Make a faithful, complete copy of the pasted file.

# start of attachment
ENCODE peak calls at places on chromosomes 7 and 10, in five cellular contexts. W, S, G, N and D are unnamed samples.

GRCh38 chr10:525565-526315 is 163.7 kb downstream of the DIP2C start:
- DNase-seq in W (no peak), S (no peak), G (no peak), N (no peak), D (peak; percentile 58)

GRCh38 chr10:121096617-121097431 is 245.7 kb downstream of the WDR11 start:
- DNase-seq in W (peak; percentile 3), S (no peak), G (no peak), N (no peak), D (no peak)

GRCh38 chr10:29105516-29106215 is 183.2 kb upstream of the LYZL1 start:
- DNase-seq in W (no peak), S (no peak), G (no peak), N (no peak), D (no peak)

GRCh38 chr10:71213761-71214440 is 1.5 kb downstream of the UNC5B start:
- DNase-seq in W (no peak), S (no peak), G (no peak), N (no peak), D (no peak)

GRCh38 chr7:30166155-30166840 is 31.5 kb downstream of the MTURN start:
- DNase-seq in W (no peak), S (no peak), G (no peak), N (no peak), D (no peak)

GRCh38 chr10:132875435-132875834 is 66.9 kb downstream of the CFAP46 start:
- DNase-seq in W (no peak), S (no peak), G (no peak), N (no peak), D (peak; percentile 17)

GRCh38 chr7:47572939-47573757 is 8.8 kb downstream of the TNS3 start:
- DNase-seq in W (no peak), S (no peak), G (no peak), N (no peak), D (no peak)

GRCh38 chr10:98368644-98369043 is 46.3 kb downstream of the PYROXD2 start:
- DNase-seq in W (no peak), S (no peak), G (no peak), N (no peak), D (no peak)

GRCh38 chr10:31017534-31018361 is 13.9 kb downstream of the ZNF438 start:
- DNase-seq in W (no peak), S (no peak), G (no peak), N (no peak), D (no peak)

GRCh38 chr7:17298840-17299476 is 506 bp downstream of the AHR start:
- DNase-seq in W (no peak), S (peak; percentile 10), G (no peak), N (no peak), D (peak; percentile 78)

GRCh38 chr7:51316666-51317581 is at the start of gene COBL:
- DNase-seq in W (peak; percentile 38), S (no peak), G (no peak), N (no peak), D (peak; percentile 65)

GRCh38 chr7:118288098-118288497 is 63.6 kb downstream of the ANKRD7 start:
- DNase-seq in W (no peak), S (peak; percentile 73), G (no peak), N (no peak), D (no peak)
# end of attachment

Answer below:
ENCODE peak calls at places on chromosomes 7 and 10, in five cellular contexts. W, S, G, N and D are unnamed samples.

GRCh38 chr10:525565-526315 is 163.7 kb downstream of the DIP2C start:
- DNase-seq in W (no peak), S (no peak), G (no peak), N (no peak), D (peak; percentile 58)

GRCh38 chr10:121096617-121097431 is 245.7 kb downstream of the WDR11 start:
- DNase-seq in W (peak; percentile 3), S (no peak), G (no peak), N (no peak), D (no peak)

GRCh38 chr10:29105516-29106215 is 183.2 kb upstream of the LYZL1 start:
- DNase-seq in W (no peak), S (no peak), G (no peak), N (no peak), D (no peak)

GRCh38 chr10:71213761-71214440 is 1.5 kb downstream of the UNC5B start:
- DNase-seq in W (no peak), S (no peak), G (no peak), N (no peak), D (no peak)

GRCh38 chr7:30166155-30166840 is 31.5 kb downstream of the MTURN start:
- DNase-seq in W (no peak), S (no peak), G (no peak), N (no peak), D (no peak)

GRCh38 chr10:132875435-132875834 is 66.9 kb downstream of the CFAP46 start:
- DNase-seq in W (no peak), S (no peak), G (no peak), N (no peak), D (peak; percentile 17)

GRCh38 chr7:47572939-47573757 is 8.8 kb downstream of the TNS3 start:
- DNase-seq in W (no peak), S (no peak), G (no peak), N (no peak), D (no peak)

GRCh38 chr10:98368644-98369043 is 46.3 kb downstream of the PYROXD2 start:
- DNase-seq in W (no peak), S (no peak), G (no peak), N (no peak), D (no peak)

GRCh38 chr10:31017534-31018361 is 13.9 kb downstream of the ZNF438 start:
- DNase-seq in W (no peak), S (no peak), G (no peak), N (no peak), D (no peak)

GRCh38 chr7:17298840-17299476 is 506 bp downstream of the AHR start:
- DNase-seq in W (no peak), S (peak; percentile 10), G (no peak), N (no peak), D (peak; percentile 78)

GRCh38 chr7:51316666-51317581 is at the start of gene COBL:
- DNase-seq in W (peak; percentile 38), S (no peak), G (no peak), N (no peak), D (peak; percentile 65)

GRCh38 chr7:118288098-118288497 is 63.6 kb downstream of the ANKRD7 start:
- DNase-seq in W (no peak), S (peak; percentile 73), G (no peak), N (no peak), D (no peak)